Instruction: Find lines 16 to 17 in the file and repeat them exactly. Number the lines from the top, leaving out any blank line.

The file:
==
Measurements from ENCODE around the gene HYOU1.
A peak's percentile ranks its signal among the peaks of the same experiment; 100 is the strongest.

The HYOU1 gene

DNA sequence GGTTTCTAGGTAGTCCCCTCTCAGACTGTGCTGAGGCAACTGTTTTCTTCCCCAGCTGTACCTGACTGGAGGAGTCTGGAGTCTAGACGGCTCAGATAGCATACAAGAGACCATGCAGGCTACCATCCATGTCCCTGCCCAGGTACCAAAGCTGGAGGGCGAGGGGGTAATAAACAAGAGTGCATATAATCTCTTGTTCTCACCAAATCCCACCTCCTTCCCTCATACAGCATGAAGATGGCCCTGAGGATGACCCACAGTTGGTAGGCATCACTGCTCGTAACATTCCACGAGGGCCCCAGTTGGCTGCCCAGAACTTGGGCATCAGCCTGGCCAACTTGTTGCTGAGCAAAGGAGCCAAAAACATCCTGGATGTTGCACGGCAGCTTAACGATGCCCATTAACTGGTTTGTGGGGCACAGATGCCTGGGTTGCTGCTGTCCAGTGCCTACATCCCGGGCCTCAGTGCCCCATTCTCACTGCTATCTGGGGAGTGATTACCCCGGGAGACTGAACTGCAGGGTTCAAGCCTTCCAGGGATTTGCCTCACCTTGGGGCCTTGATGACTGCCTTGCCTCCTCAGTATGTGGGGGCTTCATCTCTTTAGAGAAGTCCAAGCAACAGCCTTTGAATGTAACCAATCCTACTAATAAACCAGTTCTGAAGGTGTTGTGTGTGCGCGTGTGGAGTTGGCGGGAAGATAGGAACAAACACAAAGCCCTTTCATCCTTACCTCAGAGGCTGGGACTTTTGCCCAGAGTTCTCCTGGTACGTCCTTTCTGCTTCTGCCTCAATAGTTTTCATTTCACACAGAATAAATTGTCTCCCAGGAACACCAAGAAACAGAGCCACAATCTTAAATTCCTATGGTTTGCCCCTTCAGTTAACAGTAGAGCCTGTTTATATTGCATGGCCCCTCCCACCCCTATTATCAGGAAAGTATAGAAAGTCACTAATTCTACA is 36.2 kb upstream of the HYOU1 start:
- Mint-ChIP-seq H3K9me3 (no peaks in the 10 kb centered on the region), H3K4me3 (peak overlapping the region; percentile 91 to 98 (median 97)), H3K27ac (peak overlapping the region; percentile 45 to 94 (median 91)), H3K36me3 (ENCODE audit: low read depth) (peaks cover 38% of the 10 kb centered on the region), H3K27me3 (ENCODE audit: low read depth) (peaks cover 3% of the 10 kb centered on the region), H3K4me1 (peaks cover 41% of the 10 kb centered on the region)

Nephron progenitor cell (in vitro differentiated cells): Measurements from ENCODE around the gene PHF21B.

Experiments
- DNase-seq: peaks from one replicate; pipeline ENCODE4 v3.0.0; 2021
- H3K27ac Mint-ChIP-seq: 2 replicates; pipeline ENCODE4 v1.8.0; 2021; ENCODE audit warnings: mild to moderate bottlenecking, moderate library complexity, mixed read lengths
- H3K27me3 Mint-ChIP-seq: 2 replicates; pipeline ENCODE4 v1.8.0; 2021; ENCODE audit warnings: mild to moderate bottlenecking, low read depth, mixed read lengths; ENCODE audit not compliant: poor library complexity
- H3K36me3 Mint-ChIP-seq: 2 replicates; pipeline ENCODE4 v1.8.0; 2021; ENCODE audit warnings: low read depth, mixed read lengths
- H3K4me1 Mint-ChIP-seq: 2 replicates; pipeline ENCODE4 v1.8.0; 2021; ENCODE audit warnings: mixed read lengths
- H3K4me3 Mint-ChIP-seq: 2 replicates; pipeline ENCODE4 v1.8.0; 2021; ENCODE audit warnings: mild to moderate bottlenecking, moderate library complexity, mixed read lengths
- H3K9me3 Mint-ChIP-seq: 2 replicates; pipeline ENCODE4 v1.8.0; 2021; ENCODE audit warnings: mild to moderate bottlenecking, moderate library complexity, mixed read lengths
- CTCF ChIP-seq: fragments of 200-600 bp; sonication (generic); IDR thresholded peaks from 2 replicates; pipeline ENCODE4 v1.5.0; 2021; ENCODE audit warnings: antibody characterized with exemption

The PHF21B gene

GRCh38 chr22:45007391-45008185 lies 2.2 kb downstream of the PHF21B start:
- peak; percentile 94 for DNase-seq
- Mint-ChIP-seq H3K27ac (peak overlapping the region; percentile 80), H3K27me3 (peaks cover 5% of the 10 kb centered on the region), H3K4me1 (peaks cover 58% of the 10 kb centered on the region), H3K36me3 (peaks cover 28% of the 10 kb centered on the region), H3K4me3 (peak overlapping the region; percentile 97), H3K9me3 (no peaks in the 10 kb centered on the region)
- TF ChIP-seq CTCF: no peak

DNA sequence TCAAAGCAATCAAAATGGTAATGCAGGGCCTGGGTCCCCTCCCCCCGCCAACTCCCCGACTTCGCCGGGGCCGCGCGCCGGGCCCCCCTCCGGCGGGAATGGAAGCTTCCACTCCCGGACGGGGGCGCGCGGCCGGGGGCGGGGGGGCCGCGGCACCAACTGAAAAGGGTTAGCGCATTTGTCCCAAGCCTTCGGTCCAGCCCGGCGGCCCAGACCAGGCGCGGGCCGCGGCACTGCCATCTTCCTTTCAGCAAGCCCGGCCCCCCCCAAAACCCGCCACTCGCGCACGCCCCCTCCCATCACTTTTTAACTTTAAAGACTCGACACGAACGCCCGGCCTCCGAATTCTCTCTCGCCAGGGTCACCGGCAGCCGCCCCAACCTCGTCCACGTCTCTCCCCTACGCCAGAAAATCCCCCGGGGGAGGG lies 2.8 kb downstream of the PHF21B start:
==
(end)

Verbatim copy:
The PHF21B gene

GRCh38 chr22:45007391-45008185 lies 2.2 kb downstream of the PHF21B start: